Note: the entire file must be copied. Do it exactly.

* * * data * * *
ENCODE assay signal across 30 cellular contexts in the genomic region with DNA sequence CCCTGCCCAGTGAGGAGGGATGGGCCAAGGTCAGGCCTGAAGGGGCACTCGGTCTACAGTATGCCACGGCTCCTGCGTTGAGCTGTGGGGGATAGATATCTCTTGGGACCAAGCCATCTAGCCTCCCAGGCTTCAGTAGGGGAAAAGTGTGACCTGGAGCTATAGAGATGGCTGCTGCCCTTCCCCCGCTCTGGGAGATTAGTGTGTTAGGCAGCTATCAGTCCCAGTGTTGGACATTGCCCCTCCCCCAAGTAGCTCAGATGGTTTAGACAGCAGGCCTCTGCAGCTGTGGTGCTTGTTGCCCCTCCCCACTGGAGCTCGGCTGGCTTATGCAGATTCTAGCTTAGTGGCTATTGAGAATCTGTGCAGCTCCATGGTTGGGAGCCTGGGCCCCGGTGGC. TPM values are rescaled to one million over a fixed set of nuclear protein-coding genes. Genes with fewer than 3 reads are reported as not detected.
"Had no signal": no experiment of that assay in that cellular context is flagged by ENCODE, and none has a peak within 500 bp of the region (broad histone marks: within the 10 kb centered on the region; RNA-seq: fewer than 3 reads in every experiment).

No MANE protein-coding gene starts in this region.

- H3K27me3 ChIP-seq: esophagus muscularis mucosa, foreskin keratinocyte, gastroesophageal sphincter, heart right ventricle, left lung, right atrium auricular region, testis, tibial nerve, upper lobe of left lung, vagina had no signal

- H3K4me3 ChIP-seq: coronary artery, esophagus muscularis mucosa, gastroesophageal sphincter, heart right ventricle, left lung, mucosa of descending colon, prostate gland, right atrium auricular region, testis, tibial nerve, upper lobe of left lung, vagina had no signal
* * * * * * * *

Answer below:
ENCODE assay signal across 30 cellular contexts in the genomic region with DNA sequence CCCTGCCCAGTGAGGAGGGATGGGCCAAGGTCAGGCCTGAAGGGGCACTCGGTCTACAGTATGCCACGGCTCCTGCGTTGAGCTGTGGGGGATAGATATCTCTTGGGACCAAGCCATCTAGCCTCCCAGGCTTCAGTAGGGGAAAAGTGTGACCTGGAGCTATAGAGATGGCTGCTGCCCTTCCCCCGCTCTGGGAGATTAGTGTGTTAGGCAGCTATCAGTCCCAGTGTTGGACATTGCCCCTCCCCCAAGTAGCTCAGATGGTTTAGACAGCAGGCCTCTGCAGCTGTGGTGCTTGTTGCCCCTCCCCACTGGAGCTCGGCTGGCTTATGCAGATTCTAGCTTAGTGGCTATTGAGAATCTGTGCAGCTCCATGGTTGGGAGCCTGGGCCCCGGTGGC. TPM values are rescaled to one million over a fixed set of nuclear protein-coding genes. Genes with fewer than 3 reads are reported as not detected.
"Had no signal": no experiment of that assay in that cellular context is flagged by ENCODE, and none has a peak within 500 bp of the region (broad histone marks: within the 10 kb centered on the region; RNA-seq: fewer than 3 reads in every experiment).

No MANE protein-coding gene starts in this region.

- H3K27me3 ChIP-seq: esophagus muscularis mucosa, foreskin keratinocyte, gastroesophageal sphincter, heart right ventricle, left lung, right atrium auricular region, testis, tibial nerve, upper lobe of left lung, vagina had no signal

- H3K4me3 ChIP-seq: coronary artery, esophagus muscularis mucosa, gastroesophageal sphincter, heart right ventricle, left lung, mucosa of descending colon, prostate gland, right atrium auricular region, testis, tibial nerve, upper lobe of left lung, vagina had no signal